How do I use Rate Limiting to protect against DDoS attacks?

DDoS attacks often consist of high volumes of requests, and malicious clients will often send far many more requests than a normal user. As such, rate limiting rules with thresholds well over normal request rates can be used to defend against this type of attack.

Rate Limiting is an add-on service (available in all user plans) that when enabled, appears in the Firewall app of the Cloudflare dashboard. For subscription information, visit Cloudflare Pricing

To create a rule to protect against DDoS attacks, navigate to Firewall > Create a Rate Limiting Rule. Then:


This rule applies to the site root/homepage only. While this is a fairly common attack target, you should review your access logs to determine which URLs are being attacked and use a rule pattern that matches the attack.

Calculating thresholds

To determine an appropriate threshold, review your access logs to find several clients that appear to be sending malicious requests. Filter your logs to show requests from those clients only, and determine the average number of requests each client made during the monitoring period (10 minutes in the example above). Choose a threshold slightly below the malicious request rate, but high enough that legitimate clients are not blocked.

Special considerations when editing DDoS mitigation rules

Any change to a Rate Limiting rule will clear existing blocks triggered by that rule: clients that were previously blocked will be able to send new requests until they hit the rule threshold again. Because of this, care should be taken when editing rules used for DDoS mitigation if an attack is ongoing, as editing a rule that blocked malicious clients in the past will remove those blocks.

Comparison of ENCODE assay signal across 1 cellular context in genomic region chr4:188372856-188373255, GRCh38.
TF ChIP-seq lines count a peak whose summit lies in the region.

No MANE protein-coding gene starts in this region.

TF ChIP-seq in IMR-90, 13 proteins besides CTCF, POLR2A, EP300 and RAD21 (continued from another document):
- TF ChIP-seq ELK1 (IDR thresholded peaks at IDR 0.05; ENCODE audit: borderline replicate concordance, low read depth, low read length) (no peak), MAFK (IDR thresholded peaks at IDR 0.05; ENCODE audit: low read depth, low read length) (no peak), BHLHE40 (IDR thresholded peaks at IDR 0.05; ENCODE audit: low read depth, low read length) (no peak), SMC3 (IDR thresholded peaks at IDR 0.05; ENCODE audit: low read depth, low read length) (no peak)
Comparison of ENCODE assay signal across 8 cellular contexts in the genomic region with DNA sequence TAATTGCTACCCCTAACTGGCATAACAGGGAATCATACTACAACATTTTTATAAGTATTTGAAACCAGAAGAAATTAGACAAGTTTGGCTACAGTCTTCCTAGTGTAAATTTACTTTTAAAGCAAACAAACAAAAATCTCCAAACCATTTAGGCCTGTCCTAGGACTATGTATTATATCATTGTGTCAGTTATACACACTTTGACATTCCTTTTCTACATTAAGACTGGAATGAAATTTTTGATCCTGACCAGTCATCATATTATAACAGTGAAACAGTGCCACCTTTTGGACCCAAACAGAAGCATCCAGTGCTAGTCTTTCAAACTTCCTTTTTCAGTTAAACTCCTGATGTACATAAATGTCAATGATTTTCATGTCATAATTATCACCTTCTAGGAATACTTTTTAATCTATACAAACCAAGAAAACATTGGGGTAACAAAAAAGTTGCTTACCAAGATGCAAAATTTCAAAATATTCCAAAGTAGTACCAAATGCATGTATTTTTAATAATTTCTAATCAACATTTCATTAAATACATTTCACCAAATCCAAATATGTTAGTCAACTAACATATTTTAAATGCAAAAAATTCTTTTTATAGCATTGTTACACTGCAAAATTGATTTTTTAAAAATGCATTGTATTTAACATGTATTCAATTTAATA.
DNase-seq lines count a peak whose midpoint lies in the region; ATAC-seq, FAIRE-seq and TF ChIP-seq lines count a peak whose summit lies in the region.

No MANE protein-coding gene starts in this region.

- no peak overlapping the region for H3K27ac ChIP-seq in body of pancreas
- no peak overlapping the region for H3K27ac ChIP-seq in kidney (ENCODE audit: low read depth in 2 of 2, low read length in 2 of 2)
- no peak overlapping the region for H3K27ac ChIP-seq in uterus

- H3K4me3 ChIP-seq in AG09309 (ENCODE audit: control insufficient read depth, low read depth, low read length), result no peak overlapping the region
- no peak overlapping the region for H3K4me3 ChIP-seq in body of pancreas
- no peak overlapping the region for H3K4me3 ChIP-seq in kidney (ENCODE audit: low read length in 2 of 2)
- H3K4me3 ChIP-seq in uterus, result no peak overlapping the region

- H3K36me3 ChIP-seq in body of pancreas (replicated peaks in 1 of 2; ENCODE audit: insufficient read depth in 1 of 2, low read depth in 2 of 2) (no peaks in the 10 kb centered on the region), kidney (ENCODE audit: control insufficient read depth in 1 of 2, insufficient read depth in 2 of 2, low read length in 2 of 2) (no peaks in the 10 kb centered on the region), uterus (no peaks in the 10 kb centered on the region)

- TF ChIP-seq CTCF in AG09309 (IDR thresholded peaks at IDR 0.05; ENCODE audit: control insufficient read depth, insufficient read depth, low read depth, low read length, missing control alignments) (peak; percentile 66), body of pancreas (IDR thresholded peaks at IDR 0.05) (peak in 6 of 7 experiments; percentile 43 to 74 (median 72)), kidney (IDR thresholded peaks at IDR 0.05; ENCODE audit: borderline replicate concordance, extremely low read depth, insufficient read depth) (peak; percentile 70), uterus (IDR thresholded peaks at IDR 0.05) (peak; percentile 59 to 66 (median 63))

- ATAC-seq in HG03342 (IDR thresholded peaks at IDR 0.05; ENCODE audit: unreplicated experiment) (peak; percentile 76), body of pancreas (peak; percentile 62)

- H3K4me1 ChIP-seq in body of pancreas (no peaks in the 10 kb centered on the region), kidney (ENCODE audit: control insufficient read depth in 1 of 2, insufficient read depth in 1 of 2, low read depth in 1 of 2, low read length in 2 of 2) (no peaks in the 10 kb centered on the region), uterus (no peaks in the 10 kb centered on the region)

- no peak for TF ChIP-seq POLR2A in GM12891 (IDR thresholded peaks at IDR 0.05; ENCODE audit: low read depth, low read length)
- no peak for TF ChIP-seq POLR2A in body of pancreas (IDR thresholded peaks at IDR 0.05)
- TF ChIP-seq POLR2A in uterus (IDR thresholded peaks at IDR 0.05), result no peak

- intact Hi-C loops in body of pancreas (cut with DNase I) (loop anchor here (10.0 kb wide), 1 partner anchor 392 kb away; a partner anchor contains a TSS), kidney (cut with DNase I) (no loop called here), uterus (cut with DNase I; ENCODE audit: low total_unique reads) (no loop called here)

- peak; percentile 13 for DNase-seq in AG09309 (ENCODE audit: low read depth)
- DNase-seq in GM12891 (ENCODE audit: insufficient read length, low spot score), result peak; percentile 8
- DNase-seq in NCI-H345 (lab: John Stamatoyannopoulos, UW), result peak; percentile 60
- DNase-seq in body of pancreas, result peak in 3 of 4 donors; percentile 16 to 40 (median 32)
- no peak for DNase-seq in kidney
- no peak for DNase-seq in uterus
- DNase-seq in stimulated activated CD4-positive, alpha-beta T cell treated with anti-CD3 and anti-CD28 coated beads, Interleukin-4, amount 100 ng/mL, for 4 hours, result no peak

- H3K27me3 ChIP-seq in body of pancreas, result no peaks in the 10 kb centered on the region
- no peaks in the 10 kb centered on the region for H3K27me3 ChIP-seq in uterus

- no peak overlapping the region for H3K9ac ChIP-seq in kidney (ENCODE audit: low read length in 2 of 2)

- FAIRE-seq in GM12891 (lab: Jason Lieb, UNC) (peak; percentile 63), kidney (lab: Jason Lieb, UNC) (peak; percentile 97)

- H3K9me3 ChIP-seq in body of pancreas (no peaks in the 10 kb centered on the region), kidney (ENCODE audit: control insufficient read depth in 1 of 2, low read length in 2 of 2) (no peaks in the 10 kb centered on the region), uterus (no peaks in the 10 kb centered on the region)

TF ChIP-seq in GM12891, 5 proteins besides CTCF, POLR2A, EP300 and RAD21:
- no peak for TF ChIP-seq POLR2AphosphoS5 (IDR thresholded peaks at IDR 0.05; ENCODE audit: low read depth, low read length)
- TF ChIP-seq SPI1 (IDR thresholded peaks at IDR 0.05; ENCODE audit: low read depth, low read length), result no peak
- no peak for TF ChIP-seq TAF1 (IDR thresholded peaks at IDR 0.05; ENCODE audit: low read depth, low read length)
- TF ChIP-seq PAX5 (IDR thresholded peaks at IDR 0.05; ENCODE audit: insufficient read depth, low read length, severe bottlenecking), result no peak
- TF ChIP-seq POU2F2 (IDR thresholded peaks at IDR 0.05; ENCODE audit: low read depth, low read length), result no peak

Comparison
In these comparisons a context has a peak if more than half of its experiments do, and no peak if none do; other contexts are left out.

If you need to set a lower threshold, we recommend leaving existing rules in place and adding a new rule with the lower threshold. Once the new rule is in place, wait for existing blocks from the old rule to expire (i.e. wait for the mitigation length of the old rule) and then delete the old rule.

If you need to set a higher threshold (e.g. because your existing rule is too aggressive and is blocking legitimate traffic), editing the existing rule and dropping active blocks is necessary, as a new rule with a lower threshold will not trigger until the existing rule is removed. You should be prepared for an increase in traffic while the updated rule takes effect.

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